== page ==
individual households and products in sachet form are attached to
magazines. Free gifts are given during promotion periods and are advertised
in the local major newspapers and on the web.

According to the industry, the market is saturated with many different types
of products, and in the long run, established brands that emphasize quality
and service will have the edge.

.
BIBLIOGRAPHY

• Kotler Philip , Keller Lane Kevin marketing , prentice hall of


India , 2005
• S.P Gupta , Business Statistics, 14th edition , 2005
• Business Statistics , J. K Sharma , edition 2005

• Tata Mc graw-Hill Edtion , Business research methods ,


Donald R.Cooper , Pamela S. Schindler.

References
• www.hindubusinessline.com
• www.lakmeindia.com
• www.hll.com
• www.economictimes.com
• www.financialexpress.com
Annexure

Questionnnaire

Market Survey For Lakme Products


Name :

Age :

Sex :

Address :

State/Province :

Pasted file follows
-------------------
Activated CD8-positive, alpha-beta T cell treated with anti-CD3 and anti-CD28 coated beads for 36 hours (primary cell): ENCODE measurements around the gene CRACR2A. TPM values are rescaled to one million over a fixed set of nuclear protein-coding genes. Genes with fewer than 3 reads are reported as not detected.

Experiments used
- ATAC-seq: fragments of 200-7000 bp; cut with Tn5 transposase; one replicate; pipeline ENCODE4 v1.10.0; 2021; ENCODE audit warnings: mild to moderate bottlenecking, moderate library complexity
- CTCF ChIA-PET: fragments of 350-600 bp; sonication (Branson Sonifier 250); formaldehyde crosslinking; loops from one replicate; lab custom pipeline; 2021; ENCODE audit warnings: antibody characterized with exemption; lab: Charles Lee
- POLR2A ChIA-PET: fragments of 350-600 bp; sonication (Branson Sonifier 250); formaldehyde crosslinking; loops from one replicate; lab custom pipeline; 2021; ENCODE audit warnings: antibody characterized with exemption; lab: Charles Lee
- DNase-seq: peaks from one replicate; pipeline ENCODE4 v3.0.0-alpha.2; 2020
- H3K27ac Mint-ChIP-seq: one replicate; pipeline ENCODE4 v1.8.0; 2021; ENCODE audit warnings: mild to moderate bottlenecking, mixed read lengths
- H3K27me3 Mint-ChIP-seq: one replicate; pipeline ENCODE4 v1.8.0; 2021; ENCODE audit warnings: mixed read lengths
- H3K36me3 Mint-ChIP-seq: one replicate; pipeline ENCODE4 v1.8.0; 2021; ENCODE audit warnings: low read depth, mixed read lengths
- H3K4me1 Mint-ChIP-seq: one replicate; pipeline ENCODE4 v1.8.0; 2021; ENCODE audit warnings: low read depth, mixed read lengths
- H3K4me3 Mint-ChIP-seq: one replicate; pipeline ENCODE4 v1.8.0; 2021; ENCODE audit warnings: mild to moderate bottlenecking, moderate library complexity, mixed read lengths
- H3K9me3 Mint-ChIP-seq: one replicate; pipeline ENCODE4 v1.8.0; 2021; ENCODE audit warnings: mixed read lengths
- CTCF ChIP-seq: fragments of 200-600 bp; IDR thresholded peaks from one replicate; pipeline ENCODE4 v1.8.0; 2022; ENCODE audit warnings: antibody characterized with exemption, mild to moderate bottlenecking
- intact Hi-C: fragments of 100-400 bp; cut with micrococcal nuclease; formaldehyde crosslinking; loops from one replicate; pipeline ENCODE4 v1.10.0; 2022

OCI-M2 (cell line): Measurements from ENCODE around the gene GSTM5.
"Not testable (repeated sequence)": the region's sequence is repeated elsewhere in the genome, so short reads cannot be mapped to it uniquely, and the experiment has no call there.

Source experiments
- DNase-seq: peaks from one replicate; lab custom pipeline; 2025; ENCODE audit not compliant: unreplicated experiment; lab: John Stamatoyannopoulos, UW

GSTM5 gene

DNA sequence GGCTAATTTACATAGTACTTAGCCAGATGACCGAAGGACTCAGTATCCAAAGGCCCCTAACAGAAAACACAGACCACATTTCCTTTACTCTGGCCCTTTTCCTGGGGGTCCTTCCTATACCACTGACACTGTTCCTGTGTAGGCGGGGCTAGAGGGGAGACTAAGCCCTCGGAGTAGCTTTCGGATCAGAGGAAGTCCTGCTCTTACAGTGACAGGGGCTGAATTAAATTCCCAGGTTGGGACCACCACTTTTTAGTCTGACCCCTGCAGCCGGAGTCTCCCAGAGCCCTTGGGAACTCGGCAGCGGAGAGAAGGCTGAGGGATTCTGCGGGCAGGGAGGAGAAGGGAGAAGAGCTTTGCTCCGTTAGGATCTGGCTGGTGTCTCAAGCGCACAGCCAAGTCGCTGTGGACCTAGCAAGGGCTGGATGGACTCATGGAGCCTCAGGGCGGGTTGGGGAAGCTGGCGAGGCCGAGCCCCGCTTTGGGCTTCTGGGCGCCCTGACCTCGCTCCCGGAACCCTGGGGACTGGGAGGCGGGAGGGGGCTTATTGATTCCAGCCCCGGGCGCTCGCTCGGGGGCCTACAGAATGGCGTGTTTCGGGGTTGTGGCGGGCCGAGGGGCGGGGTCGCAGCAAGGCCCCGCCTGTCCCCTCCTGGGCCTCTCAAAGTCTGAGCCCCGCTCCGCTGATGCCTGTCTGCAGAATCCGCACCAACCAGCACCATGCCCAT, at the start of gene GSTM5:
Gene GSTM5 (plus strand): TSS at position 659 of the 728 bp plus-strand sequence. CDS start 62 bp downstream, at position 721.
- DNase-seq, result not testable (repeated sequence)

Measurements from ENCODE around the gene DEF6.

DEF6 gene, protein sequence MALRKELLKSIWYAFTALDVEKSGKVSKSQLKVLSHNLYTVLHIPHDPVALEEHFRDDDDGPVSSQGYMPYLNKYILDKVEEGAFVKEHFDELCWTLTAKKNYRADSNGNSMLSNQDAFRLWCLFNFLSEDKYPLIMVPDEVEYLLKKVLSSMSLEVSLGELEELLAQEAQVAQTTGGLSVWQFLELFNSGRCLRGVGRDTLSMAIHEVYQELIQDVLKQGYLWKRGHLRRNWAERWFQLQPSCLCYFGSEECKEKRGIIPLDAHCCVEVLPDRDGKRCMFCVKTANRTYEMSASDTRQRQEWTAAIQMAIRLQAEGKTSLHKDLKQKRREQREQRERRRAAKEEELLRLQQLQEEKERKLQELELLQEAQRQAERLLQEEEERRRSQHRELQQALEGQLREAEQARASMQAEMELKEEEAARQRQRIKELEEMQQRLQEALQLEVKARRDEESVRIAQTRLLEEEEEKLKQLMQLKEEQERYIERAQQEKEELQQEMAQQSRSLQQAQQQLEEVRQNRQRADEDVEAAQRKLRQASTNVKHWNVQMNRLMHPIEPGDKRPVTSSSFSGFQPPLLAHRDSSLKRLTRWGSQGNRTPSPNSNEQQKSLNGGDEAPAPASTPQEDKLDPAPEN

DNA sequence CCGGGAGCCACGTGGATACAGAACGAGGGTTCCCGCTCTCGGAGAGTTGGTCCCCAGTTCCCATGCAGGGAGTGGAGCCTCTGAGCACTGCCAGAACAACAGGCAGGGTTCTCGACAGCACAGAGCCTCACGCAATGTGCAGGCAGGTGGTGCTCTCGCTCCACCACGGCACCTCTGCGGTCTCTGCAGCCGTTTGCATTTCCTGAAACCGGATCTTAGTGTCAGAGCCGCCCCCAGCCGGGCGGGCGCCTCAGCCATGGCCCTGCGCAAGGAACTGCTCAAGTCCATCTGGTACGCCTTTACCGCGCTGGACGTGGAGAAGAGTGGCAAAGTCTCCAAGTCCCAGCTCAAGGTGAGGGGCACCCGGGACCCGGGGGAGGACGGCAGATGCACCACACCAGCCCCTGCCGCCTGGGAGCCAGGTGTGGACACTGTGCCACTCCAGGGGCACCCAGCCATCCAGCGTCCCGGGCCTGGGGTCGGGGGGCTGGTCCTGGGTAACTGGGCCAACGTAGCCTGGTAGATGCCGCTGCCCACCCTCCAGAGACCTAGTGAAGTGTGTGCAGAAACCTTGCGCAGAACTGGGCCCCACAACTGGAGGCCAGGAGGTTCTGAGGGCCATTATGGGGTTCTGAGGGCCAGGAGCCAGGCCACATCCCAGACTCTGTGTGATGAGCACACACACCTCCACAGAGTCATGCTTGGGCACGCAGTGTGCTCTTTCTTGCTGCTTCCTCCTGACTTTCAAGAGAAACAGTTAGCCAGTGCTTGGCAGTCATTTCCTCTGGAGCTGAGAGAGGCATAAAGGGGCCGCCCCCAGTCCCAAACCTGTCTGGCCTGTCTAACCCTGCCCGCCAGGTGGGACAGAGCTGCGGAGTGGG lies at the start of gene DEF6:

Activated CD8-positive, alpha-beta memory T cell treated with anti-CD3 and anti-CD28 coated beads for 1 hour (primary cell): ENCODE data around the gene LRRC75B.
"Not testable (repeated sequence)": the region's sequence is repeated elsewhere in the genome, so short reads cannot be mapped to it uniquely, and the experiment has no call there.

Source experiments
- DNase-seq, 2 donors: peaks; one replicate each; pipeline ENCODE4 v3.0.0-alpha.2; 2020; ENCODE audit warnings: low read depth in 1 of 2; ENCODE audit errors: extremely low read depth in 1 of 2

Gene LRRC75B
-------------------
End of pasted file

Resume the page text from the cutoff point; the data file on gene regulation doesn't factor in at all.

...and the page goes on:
Contact No. :

1. What inspire you to go for Lakme ?

o Colour/Shades
o Price
o Packaging
o Versatility
o Others

2. Are You Brand Loyal to Lakme or you Switch To others too.?

o Yes

No
o
3. Do you Think Lakme provides quality Products to its customers?

o Yes
o No

o Can,t Say

4. For Which Purpose you usually use Lakme Products ?

o Eyes

o Lip Colour

o Face

o Nail Enamel

5. According to you what kind of promotional activities can make


Lakme reach customers in a better way which can increase
there market share ?

o Lucky Draws

o Free Bonanza

o Free sample Distibutions

o Discount Coupons

o Others